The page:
In the case of my actions concerning the information about Eric Flores which, because of my position, I was authorized to have and to use in making my decision as to what personnel action should be taken regarding Eric Flores, I used the information and made my decisions based upon my knowledge and experience, and in the interests of what I believed to be best for the Texas Youth Commission, the Evins Center, Eric Flores, the youth to be served and other Evins Center employees.

I never acted with malice in acting upon my duty to gather, disseminate and recommend such personnel action as I deemed proper. No false representations were made by me to anyone concerning Eric Flores. All actions taken by me were within what I considered to be my discretionary authority and were carried out in good faith at all times in full compliance with the policies and procedures of Texas Youth Commission and the Evins Center. At no time have I ever felt or expressed any personal ill-will, spite or malice toward Eric Flores, nor have I ever deliberately or intentionally sought to deny or breach any right that may have been Eric Flores’s. I have never harbored feelings of ill will or hatred against Eric Flores.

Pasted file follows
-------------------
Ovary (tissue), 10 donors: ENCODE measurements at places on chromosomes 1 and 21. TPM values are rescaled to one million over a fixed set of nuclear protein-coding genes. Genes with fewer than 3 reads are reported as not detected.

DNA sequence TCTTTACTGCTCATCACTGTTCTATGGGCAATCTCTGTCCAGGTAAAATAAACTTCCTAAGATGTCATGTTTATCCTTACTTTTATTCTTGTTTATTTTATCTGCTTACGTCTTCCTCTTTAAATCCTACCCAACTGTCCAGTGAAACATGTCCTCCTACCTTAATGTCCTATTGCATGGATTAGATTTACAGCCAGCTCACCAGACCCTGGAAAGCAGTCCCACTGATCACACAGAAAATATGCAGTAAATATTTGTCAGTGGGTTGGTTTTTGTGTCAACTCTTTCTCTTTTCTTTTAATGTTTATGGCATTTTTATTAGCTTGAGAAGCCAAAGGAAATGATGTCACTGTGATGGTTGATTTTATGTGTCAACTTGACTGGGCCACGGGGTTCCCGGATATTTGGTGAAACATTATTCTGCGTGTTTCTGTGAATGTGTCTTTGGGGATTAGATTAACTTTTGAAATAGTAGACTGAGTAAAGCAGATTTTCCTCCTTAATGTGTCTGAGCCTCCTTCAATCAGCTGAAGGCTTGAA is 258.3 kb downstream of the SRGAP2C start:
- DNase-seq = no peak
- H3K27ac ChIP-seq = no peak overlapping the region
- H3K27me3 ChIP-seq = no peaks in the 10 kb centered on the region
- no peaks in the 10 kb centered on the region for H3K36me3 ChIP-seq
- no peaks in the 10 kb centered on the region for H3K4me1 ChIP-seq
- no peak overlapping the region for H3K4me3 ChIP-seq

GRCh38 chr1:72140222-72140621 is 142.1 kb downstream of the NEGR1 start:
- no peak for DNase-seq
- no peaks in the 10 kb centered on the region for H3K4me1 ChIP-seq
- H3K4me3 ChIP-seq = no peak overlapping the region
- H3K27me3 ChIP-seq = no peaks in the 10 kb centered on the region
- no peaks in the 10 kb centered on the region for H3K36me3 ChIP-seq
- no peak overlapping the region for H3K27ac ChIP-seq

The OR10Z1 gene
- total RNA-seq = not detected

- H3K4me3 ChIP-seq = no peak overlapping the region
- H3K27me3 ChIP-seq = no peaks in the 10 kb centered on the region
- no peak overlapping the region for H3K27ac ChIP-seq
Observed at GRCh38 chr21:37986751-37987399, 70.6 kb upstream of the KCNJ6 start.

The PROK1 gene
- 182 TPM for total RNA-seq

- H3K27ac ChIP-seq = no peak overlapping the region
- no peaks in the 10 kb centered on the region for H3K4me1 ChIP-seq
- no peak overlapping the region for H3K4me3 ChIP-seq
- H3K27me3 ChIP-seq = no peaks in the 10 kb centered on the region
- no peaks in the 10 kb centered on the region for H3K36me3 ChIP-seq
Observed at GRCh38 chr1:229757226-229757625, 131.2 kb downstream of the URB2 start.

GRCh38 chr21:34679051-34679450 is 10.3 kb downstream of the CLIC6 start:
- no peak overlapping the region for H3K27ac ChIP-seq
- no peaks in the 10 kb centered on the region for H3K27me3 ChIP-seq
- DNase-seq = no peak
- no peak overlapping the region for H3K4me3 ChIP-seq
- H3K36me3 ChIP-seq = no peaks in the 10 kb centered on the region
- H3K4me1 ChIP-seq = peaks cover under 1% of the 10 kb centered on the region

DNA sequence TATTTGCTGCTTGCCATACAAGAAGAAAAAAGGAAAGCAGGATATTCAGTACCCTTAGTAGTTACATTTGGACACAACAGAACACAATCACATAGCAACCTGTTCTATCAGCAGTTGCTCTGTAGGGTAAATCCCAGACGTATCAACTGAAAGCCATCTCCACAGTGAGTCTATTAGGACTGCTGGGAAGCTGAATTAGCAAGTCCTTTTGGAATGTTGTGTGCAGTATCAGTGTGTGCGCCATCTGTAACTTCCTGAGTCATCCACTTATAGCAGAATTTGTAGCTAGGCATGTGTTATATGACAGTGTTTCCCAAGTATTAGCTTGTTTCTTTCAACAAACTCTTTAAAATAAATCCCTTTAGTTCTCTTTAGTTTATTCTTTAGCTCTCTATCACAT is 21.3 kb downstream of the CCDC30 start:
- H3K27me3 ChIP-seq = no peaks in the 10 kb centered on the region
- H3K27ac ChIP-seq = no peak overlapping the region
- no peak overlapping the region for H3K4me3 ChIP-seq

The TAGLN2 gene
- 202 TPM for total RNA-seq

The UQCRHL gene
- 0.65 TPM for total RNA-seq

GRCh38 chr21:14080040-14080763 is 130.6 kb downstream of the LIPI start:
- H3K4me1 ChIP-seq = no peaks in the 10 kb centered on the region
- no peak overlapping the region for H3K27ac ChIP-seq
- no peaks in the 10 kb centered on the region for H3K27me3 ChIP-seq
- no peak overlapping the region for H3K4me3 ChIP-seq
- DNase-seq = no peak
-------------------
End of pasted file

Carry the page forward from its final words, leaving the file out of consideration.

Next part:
I never made or authorized the making of any public statements concerning Eric Flores or the results of any investigation of the matter involving the youth J.L.. All those involved in the investigation of the matter involving the youth J.L. and all those involved in providing information to those who investigated the matter were employees of the Texas Youth Commission and to my knowledge, none have released any information of any type to anyone not authorized to receive the information or by their positions, authorized to act upon the information.

I have not made any public charges about Eric Flores or his suspension, termination, or reinstatement.